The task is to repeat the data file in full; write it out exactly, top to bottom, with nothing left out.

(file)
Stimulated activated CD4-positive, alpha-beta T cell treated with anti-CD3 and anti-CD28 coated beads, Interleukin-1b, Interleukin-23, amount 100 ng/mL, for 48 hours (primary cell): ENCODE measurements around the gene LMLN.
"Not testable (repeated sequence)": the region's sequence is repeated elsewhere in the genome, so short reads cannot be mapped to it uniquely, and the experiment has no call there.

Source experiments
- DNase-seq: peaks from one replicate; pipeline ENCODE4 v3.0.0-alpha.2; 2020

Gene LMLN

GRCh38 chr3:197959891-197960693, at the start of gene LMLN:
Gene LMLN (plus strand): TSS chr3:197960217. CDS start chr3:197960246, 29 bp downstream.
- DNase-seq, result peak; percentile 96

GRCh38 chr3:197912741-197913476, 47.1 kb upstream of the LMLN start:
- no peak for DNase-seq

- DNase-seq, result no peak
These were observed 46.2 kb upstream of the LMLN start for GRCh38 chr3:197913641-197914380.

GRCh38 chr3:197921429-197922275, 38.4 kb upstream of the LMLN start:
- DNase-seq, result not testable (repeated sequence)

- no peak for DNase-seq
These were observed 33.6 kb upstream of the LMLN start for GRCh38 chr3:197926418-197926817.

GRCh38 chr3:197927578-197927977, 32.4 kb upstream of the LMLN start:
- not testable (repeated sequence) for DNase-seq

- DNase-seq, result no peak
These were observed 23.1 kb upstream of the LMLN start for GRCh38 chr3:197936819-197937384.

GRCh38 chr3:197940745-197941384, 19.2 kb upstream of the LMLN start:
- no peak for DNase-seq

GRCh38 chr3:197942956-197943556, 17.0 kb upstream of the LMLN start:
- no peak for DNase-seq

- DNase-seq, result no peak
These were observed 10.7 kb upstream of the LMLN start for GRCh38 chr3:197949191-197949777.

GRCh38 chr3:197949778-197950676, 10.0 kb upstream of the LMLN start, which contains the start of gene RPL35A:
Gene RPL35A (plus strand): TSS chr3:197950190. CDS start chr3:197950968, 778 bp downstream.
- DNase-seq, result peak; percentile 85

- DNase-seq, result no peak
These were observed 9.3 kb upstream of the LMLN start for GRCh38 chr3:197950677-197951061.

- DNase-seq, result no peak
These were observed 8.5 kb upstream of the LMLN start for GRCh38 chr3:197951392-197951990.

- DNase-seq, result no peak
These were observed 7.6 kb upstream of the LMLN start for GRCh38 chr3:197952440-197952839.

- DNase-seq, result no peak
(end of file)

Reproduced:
Stimulated activated CD4-positive, alpha-beta T cell treated with anti-CD3 and anti-CD28 coated beads, Interleukin-1b, Interleukin-23, amount 100 ng/mL, for 48 hours (primary cell): ENCODE measurements around the gene LMLN.
"Not testable (repeated sequence)": the region's sequence is repeated elsewhere in the genome, so short reads cannot be mapped to it uniquely, and the experiment has no call there.

Source experiments
- DNase-seq: peaks from one replicate; pipeline ENCODE4 v3.0.0-alpha.2; 2020

Gene LMLN

GRCh38 chr3:197959891-197960693, at the start of gene LMLN:
Gene LMLN (plus strand): TSS chr3:197960217. CDS start chr3:197960246, 29 bp downstream.
- DNase-seq, result peak; percentile 96

GRCh38 chr3:197912741-197913476, 47.1 kb upstream of the LMLN start:
- no peak for DNase-seq

- DNase-seq, result no peak
These were observed 46.2 kb upstream of the LMLN start for GRCh38 chr3:197913641-197914380.

GRCh38 chr3:197921429-197922275, 38.4 kb upstream of the LMLN start:
- DNase-seq, result not testable (repeated sequence)

- no peak for DNase-seq
These were observed 33.6 kb upstream of the LMLN start for GRCh38 chr3:197926418-197926817.

GRCh38 chr3:197927578-197927977, 32.4 kb upstream of the LMLN start:
- not testable (repeated sequence) for DNase-seq

- DNase-seq, result no peak
These were observed 23.1 kb upstream of the LMLN start for GRCh38 chr3:197936819-197937384.

GRCh38 chr3:197940745-197941384, 19.2 kb upstream of the LMLN start:
- no peak for DNase-seq

GRCh38 chr3:197942956-197943556, 17.0 kb upstream of the LMLN start:
- no peak for DNase-seq

- DNase-seq, result no peak
These were observed 10.7 kb upstream of the LMLN start for GRCh38 chr3:197949191-197949777.

GRCh38 chr3:197949778-197950676, 10.0 kb upstream of the LMLN start, which contains the start of gene RPL35A:
Gene RPL35A (plus strand): TSS chr3:197950190. CDS start chr3:197950968, 778 bp downstream.
- DNase-seq, result peak; percentile 85

- DNase-seq, result no peak
These were observed 9.3 kb upstream of the LMLN start for GRCh38 chr3:197950677-197951061.

- DNase-seq, result no peak
These were observed 8.5 kb upstream of the LMLN start for GRCh38 chr3:197951392-197951990.

- DNase-seq, result no peak
These were observed 7.6 kb upstream of the LMLN start for GRCh38 chr3:197952440-197952839.

- DNase-seq, result no peak